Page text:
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Strange Thoughts, Strange Bird

An idea to ponder over your morning cereal
© Adam Reeder View Large

Toucans, such as this Red-breasted Toucan, fascinate birders and non-birders alike. Imagine what it must have been like when European scientists laid eyes on a toucan for the first time. The bright feathers drew universal admiration. But the bill was another matter. Theories abounded about its function. The most influential natural historian of the late eighteenth century, the Count de Buffon, argued that the toucan demonstrated nature’s unboundedness. Buffon believed that in its monstrosity, the toucan is definitive proof that nature is bigger — and stranger — than any of us.

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Transcript: 

BirdNote®

Strange Thoughts, Strange Bird

Written by Rick Wright

This is BirdNote.

Toucans fascinate birders and non-birders alike. 

[Song of the White-throated Toucan http://macaulaylibrary.org/audio/127364]

Imagine, though, what it must have been like when the first of these colorful, big-billed tropical birds reached European scientists for the very first time. The bright feathers, yellow and red and glossy black, drew universal admiration. That bill, though, was another matter. For nearly 300 years, European ornithologists described it as bizarre, grotesque, monstrous. [Song of the White-throated Toucan http://macaulaylibrary.org/audio/127364]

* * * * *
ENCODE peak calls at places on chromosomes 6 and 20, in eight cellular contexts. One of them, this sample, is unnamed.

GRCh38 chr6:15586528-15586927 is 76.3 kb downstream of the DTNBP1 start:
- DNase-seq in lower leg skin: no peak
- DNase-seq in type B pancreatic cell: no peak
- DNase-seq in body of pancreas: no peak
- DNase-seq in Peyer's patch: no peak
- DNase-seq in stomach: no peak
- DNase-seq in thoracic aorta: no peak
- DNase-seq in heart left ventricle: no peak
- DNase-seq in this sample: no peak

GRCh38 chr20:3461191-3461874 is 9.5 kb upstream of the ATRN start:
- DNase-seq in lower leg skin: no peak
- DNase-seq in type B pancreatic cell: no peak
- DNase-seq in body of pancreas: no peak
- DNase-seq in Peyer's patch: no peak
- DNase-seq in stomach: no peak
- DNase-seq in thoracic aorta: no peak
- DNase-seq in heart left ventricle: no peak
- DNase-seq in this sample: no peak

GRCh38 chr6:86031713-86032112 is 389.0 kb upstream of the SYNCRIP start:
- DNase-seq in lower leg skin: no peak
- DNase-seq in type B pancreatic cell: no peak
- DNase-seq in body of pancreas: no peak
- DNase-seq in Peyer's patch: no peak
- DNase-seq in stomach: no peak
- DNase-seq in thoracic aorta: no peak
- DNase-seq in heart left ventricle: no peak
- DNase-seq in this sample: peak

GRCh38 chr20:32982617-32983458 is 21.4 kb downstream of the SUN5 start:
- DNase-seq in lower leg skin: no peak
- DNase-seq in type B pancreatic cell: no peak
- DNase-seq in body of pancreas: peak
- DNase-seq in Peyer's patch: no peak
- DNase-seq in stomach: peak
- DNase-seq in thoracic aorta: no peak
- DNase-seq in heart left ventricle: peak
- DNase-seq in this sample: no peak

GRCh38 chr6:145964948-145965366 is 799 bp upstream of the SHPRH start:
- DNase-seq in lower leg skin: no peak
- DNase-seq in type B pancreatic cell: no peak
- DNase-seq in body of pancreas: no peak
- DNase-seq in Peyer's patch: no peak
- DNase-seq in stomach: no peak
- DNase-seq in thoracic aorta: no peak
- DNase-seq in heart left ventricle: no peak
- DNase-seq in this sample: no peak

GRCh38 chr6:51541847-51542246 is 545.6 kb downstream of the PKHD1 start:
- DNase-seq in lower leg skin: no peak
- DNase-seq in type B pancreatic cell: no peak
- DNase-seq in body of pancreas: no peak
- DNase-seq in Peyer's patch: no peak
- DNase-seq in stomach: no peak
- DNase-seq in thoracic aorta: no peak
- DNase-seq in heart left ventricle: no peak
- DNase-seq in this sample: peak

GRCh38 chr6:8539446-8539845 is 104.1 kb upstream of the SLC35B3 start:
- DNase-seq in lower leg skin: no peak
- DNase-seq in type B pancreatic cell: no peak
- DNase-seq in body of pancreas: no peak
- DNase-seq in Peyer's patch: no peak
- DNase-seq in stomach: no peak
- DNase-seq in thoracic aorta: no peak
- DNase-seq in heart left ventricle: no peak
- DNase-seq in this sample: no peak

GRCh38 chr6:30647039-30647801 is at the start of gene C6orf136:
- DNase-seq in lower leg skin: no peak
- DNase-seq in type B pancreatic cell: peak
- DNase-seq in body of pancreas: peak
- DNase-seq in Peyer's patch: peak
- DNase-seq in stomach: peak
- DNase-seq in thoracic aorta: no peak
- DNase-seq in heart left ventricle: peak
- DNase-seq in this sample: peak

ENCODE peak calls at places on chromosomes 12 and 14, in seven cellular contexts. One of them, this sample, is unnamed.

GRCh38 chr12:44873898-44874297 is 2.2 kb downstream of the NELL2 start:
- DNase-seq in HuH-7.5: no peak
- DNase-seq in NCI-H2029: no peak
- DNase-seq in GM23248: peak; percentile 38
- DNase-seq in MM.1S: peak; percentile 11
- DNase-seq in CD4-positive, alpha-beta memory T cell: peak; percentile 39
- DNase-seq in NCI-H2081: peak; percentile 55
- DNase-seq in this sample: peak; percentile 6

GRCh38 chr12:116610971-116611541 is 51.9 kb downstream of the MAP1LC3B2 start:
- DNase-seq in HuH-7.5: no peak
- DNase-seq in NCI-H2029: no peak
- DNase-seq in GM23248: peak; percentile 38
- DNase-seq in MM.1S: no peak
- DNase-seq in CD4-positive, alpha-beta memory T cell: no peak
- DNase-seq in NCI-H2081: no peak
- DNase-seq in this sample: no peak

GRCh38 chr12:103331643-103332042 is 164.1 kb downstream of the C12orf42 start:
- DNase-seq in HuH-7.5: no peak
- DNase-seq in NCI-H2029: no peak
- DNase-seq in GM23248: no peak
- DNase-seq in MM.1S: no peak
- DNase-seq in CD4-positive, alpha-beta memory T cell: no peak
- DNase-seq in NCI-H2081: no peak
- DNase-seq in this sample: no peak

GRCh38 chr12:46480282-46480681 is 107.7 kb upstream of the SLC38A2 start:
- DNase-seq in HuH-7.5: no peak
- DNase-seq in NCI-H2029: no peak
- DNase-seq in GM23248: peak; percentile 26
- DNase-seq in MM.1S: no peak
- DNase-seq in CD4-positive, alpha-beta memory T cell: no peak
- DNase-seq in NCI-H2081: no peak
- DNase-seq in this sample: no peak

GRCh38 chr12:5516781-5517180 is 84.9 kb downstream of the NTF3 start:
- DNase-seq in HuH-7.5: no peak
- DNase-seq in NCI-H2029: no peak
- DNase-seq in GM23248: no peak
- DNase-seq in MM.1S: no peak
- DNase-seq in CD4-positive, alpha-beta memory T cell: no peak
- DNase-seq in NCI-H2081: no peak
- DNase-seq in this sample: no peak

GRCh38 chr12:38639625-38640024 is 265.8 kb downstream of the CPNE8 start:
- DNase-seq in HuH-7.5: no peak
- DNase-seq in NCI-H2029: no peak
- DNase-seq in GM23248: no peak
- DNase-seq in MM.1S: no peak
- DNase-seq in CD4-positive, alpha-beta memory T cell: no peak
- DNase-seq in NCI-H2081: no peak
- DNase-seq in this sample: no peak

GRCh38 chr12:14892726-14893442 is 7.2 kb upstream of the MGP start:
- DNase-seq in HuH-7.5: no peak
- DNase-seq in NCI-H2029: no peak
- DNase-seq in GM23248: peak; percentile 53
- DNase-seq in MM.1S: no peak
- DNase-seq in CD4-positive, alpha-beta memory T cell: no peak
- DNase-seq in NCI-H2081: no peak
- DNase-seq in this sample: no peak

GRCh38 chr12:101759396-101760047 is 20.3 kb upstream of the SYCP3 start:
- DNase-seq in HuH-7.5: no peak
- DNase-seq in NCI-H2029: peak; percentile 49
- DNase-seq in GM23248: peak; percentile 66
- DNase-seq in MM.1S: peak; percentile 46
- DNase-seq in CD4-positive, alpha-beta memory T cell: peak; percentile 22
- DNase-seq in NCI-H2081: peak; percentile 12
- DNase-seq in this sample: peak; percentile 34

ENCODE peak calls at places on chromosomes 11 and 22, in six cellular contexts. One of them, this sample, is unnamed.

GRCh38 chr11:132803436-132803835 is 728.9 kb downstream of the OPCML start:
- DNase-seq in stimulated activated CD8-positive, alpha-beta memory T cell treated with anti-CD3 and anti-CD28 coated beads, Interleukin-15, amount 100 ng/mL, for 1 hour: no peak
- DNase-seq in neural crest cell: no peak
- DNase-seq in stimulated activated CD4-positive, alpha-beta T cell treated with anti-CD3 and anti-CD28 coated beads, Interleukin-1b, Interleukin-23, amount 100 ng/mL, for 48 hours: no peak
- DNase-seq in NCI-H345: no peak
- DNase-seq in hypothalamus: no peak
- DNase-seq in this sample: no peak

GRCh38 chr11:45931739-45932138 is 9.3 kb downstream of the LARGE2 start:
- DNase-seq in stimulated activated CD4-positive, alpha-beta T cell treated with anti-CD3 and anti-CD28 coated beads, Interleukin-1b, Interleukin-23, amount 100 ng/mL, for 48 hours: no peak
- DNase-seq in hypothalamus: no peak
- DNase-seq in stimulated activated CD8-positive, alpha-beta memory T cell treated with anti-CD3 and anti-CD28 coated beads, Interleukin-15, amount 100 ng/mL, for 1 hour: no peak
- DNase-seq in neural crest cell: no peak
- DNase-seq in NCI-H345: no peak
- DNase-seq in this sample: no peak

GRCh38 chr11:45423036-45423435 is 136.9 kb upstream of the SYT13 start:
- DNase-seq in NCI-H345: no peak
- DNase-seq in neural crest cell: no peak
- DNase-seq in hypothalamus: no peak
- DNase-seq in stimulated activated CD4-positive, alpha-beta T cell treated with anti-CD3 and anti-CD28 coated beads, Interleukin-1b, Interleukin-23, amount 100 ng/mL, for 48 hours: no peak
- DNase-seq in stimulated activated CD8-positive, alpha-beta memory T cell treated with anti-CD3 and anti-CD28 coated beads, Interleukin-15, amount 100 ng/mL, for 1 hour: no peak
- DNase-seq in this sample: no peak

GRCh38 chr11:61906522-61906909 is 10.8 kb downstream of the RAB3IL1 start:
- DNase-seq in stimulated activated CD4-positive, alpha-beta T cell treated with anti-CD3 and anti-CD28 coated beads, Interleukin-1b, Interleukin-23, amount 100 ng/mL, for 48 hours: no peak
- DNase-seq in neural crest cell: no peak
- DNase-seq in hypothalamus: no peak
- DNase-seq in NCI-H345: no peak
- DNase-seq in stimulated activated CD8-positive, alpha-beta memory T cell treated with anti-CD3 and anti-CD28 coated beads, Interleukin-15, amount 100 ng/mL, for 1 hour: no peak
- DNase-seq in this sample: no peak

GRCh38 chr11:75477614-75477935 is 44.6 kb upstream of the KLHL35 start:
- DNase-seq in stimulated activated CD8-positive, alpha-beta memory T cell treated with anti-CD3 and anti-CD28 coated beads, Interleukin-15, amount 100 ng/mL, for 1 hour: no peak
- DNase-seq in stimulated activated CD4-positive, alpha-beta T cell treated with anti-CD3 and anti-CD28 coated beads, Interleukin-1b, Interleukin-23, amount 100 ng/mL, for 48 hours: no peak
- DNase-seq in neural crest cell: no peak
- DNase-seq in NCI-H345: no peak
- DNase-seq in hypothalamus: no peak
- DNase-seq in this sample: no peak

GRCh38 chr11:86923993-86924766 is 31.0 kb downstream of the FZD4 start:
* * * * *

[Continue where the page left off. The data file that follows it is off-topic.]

Theories abounded about its function — for defense, for picking fruit, for hacking out nesting cavities — but many observers simply assumed that the toucan’s bill was a burden, combining disproportion with uselessness.

The most influential natural historian of the late eighteenth century, the Count de Buffon, agreed. But he went on to ask why such a creature should even exist. His answer was surprising: The toucan, he argued, like other freaks of nature, was created as proof of nature’s unboundedness. Its weirdness is proof that the creative force is not restricted by human ideals of proportion or regularity. 

In its monstrosity, the toucan is definitive proof that nature is bigger, and stranger, than any of us.

[Song of the White-throated Toucan http://macaulaylibrary.org/audio/127364]

For BirdNote, I’m Michael Stein. 

###

Bird sounds provided by The Macaulay Library of Natural Sounds at the Cornell Lab of Ornithology, Ithaca, New York. White-throated Toucan [127364] recorded by Curtis A Marantz. 
BirdNote's theme music was composed and played by Nancy Rumbel and John Kessler.
Producer: John Kessler
Executive Producer: Dominic Black
© 2015 Tune In to Nature.org                 September 2015                 Narrator: Michael Stein

ID#  toucan-01-2015-09-14 toucan-01

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